Peck, Ellen (1829–1915)
Peck, Ellen (1829–1915)
American con artist . Born Ellen Crosby, and known as Nellie, in 1829 in Woodville, New Hampshire; died in 1915.
A con artist who used her wiles to swindle a series of lovers out of at least one million dollars in the late 19th and early 20th centuries, Ellen Peck earned a reputation as the "Queen of Confidence Women," an accolade all the more astonishing in light of her late start in criminal activities. Born in 1829 in Woodville, New Hampshire, Peck left her family and moved to New York City at the age of 51. There she ingratiated herself to elderly soap tycoon B.T. Babbit. After becoming his mistress, she robbed him of $10,000 in negotiable bonds, selling them and pocketing the proceeds. When her lover thought that he might have misplaced the bonds, Peck offered her assistance in locating them; he paid her a fee of $5,000, and she disappeared.
Babbit realized that he had been taken and summoned the authorities, who located Peck and arrested her four years later. At age 55, she was sentenced to four years' imprisonment. Upon her release from custody in 1888, Peck went back to her old ways, and after promising to marry a doctor named Marks she conned him out of $20,000 and left him at the altar. Police later caught up with Peck for this swindle, but not before she managed to steal an unknown but substantial sum from robber baron Jay Gould, who was then in his 50s.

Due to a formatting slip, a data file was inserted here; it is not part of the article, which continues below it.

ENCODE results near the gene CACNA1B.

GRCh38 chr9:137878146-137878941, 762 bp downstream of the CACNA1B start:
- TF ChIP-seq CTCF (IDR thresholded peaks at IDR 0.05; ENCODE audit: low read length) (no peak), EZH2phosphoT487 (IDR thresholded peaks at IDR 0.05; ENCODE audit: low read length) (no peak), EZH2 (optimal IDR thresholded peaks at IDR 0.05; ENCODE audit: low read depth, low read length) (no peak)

In 1894, posing as the wife of Swedish Navy Admiral Johann Carll Hansen, Peck took out fraudulent bank loans totaling more than $50,000. She then began a sexual relationship with Dr. Christopher Lott, a Brooklyn physician for whom she had started working. She stole $10,000 from Lott and physically debilitated him: the physician, who was in his 80s, was so badly hobbled by their sexual activities that he found it necessary to hire a nurse to take care of him. An apparently equal-opportunity thief, Peck then formed a romantic attachment with the nurse and stole the woman's life savings of $4,000.
Peck was arrested for the last time in 1913, after she swindled a married Latin-American businessman. At age 84, she had seduced the man in her cabin aboard a luxury cruise ship bound for Veracruz, and in exchange for her silence she demanded and received ownership of several coffee plantations in his possession. When she died two years later, she was said to be worth more than one million dollars, which she had hidden in banks throughout the United States.
Nash, Robert Jay. Look for the Woman. NY: M. Evans, 1981.
Howard Gofstein , freelance writer, Oak Park, Michigan